Enable `#ifdef ORIGINAL`

to produce the result for the original problem (default setting for most problems).

#include <cmath>
#include <vector>
#include <iostream>
// oeis.org/A143714

// how many combinations a,b,c exist for b_c = b + c

unsigned int combinations(unsigned int a, unsigned int b_c)
{
// the longest side must be a => if 2a < b + c then either b or c (or both !) would be longer than a
if (2*a < b_c)
return 0;
// if a is longer than b+c:
// any combination (b,c) where b >= c and b+c = b_c produces a valid cuboid (a,b,c),
// there are (b+c) / 2 such combinations
// e.g. b_c = 7 => (b,c) = {(6,1), (5,2), (4,3)} => 7/2 = 3 elements
// e.g. b_c = 10 => (b,c) = {(9,1), (8,2), (7,3), (6,4), (5,5)} => 10/2 = 5 elements
if (a >= b_c)
return b_c / 2;
// now a < b+c:
// a is still the longest side, but some combinations of (b,c) must be rejected:
// a >= b >= c means that a >= b >= (b+c)/2 because b >= c
// e.g. a = 6 and b_c = 8 => (a,b,c) = {(6,6,2), (6,5,3), (6,4,4)}, rejected (6,7,1)
return a - (b_c - 1) / 2; // b+c minus one because b = c is not rejected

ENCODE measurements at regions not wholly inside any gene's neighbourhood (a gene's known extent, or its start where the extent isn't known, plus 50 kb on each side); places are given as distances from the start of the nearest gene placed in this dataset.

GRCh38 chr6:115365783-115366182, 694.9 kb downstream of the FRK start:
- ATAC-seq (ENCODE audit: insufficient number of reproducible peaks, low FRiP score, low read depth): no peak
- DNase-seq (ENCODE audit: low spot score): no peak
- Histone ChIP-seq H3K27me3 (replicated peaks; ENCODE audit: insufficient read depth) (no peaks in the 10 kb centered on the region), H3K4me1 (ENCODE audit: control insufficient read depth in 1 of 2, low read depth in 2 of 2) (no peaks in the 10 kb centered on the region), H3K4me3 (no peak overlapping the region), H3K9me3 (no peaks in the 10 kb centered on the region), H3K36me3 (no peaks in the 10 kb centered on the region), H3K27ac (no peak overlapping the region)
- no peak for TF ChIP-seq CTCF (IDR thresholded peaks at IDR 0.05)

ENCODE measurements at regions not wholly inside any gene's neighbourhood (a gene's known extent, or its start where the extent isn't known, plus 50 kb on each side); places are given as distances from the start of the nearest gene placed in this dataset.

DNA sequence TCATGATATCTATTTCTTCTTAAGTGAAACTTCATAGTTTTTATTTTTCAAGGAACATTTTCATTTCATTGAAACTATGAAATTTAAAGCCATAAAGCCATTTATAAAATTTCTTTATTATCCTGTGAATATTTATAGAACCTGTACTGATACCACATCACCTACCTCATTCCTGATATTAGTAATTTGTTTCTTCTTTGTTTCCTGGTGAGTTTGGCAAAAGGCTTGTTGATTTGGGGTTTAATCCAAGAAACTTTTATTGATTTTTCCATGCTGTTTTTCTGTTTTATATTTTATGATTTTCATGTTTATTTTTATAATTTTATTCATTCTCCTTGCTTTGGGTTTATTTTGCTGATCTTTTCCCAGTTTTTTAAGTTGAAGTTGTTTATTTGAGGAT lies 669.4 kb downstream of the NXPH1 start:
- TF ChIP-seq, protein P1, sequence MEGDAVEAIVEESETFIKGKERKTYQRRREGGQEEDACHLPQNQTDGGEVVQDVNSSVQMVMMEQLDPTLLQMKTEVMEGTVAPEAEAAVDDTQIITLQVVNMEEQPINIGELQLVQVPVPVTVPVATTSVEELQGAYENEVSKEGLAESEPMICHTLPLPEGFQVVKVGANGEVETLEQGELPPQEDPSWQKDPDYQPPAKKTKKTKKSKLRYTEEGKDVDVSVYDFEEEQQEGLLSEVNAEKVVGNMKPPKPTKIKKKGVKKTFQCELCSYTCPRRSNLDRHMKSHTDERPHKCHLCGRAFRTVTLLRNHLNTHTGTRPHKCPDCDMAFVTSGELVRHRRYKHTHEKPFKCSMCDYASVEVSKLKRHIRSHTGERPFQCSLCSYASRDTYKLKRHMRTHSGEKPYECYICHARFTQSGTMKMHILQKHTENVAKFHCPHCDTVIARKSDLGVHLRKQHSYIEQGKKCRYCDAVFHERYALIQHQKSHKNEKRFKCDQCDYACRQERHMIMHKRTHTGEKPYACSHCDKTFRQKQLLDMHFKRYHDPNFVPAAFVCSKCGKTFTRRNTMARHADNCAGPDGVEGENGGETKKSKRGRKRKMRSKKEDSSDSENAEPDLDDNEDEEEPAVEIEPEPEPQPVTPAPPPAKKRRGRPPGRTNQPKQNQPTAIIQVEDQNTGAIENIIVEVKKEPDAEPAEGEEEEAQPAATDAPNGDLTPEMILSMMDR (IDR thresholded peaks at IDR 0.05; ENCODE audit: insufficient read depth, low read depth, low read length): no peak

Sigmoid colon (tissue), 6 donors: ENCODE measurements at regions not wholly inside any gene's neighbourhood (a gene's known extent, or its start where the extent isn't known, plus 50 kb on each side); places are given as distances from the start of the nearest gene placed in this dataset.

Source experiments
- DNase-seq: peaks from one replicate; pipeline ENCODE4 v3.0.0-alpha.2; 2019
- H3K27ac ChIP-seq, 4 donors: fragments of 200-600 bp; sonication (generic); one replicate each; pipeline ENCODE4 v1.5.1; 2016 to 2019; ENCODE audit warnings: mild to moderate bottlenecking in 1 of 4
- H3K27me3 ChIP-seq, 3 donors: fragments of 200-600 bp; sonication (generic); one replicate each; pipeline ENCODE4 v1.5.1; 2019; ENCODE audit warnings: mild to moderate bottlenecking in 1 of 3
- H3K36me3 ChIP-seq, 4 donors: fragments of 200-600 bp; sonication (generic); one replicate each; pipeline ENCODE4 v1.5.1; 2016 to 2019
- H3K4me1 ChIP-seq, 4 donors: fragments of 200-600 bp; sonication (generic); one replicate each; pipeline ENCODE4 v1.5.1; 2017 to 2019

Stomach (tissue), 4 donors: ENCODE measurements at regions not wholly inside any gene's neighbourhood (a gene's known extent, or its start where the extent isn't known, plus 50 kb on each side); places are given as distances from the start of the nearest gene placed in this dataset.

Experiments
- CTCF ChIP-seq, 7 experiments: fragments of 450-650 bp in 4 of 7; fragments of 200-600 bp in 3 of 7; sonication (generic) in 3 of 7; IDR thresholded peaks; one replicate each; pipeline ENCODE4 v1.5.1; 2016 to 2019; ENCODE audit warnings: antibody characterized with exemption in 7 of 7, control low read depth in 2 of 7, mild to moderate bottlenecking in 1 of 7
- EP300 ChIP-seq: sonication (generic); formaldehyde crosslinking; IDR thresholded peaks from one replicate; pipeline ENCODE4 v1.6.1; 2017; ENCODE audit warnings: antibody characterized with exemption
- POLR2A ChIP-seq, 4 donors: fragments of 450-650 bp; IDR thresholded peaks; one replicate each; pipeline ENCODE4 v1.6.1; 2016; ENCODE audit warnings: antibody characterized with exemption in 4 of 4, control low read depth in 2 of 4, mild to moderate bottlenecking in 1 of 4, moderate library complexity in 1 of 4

}
// count how many paths exists with length a (mediocre speed)

unsigned long long countSingle(unsigned int a)
{
unsigned long long sum = 0;
// we encounter the same sum b+c many times (for different b and c)
// lets try it the other way around:
// step through all sums b+c and figure out the possible combinations of b and c
// since a >= b and a >= c we also know 2*a >= b+c
// I'll call b+c from now on "b_c"
for (unsigned int b_c = 1; b_c <= 2 * a; b_c++)
{
// triangle with right angle ?
auto diagonalSquared = a * a + b_c * b_c;
unsigned int root = sqrt(diagonalSquared);
// diagionalSquared needs to be a perfect square
if (root * root == diagonalSquared)
sum += combinations(a, b_c);
}
return sum;
}
// greatest common divisor

unsigned int gcd(unsigned int x, unsigned int y)
{
while (x != 0)
{
auto temp = x;
x = y % x;
y = temp;
}
return y;
}
// count combinations per path length

std::vector<unsigned long long> countAll(unsigned int limit)
{
// result
std::vector<unsigned long long> solutions(limit + 1, 0);
// find basic Pythagorean triples
for (unsigned int m = 1; m <= sqrt(2*limit); m++)
for (unsigned int n = 1; n < m; n++)
{
if (m % 2 == n % 2) // if the inner loop is (n = (m%2)+1; n < m; n += 2)
continue; // then this check could be removed
if (gcd(m, n) != 1)
continue;
// two sides
auto x = m*m - n*n;
auto y = 2*m*n;
//auto z = m*m + n*n;
// ... and now scan all multiples
for (unsigned int k = 1; k*x <= limit; k++)
solutions[k*x] += combinations(k*x, k*y);
for (unsigned int k = 1; k*y <= limit; k++)
solutions[k*y] += combinations(k*y, k*x);
}
return solutions;
}
int main()
{
//#define ORIGINAL

#ifdef ORIGINAL
unsigned int sum = 0;
unsigned int a = 0;
// until exceeding one million
while (sum <= 1000000)
sum += countSingle(++a);
// print result
std::cout << a << std::endl;
#else
// count combinations per path length
auto solutions = countAll(1000000);